Roommate-Finding Site Can't Ask About Sexual Orientation
Special Report - April 9, 2008
A California appeals court ruled April 3 that an online roommate-matching service can no longer ask users about their sexual orientation. In its 8 to 3 decision, the U.S. 9th Circuit Court of Appeals partially overturned an earlier decision by a lower court in a case involving a web site, Roomates.com, that matches people renting rooms to people looking for room to rent. According to the 54-page ruling, the case began when the Fair Housing Councils of San Fernando Valley and San Diego sued the web site, claiming that it was violating the Federal Fair Housing Act and California’s nondiscrimination housing laws, by requiring users to provide various personal information, including their sex, sexual orientation and parental status. A federal court dismissed the case, ruling that Roomates.com was immune under Section 230 of the 1996 Communications Decency Act, which, according to the 9th Circuit decision, gives web site providers immunity from prosecution for publishing content written by others.
The 9th Circuit disagreed with the lower court, ruling that Roomates.com is not entitled to immunity under the Communications Decency Act. Writing for the majority, 9th Circuit Chief Judge Alex Kozinski noted that the web site requires users to answer “discriminatory questions” before they can use the matching service. “Unlawful questions solicit (a.k.a. ‘develop’) unlawful answers. Not only does Roommate ask these questions, Roommate makes answering the discriminatory questions a condition of doing business,” he wrote. “This is no different from a real estate broker in real life saying, ‘Tell me whether you’re Jewish or you can find yourself another broker.’ If such screening is prohibited when practiced in person or by telephone, we see no reason why Congress would have wanted to make it lawful to profit from it online.”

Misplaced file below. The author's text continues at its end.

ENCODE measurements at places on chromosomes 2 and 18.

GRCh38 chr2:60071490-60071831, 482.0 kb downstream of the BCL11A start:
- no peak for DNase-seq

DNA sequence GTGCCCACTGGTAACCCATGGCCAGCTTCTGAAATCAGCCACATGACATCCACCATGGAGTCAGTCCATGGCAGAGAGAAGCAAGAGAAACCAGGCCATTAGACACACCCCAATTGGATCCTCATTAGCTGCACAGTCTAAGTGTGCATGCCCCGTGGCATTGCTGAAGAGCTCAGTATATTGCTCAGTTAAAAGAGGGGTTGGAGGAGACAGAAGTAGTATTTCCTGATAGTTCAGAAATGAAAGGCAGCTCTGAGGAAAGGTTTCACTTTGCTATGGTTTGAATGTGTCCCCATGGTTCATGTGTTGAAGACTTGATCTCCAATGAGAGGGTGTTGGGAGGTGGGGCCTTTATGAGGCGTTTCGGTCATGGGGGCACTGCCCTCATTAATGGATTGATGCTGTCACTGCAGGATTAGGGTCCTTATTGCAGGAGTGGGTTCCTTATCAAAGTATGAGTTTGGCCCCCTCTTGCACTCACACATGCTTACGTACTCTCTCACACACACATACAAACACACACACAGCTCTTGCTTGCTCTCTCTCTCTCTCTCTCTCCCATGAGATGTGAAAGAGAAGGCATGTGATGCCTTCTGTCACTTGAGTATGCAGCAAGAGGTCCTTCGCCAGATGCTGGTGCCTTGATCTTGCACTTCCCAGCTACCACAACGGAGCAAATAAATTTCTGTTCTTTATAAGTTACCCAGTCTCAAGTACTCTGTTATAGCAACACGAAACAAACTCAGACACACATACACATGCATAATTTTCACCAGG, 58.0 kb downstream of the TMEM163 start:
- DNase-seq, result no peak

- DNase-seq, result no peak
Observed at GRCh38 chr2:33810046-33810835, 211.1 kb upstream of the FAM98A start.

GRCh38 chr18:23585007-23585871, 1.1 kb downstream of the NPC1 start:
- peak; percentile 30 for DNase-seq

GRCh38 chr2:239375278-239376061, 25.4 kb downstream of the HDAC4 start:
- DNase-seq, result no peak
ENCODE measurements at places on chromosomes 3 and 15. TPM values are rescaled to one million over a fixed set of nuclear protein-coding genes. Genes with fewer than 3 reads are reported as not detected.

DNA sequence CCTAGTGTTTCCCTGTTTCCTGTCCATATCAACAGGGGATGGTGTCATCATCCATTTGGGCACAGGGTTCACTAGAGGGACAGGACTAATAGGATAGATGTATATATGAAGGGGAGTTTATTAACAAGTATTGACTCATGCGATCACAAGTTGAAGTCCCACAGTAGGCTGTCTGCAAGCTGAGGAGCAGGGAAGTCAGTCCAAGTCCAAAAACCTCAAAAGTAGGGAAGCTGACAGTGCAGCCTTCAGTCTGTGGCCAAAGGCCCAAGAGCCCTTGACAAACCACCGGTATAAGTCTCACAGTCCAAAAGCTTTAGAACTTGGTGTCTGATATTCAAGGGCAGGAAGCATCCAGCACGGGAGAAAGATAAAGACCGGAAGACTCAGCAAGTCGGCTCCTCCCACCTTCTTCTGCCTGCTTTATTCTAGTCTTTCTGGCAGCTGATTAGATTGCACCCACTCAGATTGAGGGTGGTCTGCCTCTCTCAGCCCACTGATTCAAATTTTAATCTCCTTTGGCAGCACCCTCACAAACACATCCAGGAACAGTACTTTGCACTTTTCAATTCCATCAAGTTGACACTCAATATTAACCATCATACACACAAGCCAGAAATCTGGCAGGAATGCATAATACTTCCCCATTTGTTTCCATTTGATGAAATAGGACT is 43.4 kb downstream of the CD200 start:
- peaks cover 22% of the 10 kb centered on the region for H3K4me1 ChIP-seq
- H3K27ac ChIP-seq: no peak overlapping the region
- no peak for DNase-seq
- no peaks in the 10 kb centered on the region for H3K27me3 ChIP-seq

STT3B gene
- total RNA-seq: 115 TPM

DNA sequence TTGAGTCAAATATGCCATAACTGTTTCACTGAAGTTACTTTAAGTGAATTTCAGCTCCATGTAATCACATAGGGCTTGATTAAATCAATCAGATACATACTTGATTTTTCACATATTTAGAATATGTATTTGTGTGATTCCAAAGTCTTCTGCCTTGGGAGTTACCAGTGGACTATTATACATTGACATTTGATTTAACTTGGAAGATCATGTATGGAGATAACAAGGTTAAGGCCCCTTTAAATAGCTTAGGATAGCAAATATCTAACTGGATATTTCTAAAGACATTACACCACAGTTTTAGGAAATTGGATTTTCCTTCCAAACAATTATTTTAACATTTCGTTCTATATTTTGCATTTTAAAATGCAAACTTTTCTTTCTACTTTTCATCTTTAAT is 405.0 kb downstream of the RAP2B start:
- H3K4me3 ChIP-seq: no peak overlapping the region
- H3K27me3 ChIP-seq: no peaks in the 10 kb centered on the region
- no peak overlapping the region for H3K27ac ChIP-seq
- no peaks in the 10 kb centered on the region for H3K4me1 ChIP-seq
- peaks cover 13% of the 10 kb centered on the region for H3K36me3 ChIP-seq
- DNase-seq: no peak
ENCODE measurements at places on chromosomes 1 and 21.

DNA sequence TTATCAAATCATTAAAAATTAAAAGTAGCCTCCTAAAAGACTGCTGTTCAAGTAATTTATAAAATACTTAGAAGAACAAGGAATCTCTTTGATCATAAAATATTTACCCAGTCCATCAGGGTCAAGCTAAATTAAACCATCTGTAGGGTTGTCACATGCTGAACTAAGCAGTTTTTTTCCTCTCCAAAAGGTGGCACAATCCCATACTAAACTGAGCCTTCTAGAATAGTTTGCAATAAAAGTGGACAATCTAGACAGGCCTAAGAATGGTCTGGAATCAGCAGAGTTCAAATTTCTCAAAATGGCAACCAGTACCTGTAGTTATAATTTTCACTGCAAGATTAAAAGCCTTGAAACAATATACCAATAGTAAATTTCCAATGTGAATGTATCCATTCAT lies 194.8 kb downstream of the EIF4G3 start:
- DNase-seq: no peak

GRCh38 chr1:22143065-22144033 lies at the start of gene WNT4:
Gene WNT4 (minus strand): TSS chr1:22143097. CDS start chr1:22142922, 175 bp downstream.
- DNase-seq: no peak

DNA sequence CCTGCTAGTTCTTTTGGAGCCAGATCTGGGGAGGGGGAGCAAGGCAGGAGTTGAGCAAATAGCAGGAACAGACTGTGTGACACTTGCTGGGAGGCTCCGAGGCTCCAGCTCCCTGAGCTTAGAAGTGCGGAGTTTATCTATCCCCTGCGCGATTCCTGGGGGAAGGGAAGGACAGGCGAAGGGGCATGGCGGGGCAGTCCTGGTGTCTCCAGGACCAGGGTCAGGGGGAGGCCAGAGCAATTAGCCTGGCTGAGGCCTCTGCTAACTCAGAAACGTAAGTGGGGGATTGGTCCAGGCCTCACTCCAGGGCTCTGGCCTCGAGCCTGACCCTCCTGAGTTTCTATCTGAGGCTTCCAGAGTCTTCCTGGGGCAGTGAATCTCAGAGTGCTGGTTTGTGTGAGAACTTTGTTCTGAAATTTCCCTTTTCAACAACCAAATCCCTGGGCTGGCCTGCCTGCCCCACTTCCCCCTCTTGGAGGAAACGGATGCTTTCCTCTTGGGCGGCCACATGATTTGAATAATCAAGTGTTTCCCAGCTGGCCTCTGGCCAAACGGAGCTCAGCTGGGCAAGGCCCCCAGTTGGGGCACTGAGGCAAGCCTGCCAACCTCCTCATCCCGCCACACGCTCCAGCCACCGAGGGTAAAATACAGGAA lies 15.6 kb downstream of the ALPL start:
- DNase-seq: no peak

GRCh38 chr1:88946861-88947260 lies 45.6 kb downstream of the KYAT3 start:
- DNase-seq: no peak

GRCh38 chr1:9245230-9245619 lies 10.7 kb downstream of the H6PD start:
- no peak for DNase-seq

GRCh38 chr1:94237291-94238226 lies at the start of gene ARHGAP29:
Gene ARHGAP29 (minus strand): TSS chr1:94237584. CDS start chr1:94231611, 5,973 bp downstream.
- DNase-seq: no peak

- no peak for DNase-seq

Three judges dissented in the case, arguing that the majority’s decision “has far-reaching implications in the Internet world.” Judge Margaret McKeown, who wrote the dissent, argued that “whether Section 230 [of the Communications Decency Act] trumps the Fair Housing Act is a policy decision for Congress, not us.” Judge McKeown warned, “The majority’s unprecedented expansion of liability for Internet service providers threatens to chill the development of the Internet that Congress envisioned. The majority condemns Roommate’s ‘search system,’ a function that is the heart of interactive service providers…By exposing every interactive service provider to liability for sorting, searching, and utilizing the all too familiar drop-down menus, the majority has dramatically altered the landscape of Internet liability.”
Copyright © 2008. North Carolina Family Policy Council. All rights reserved.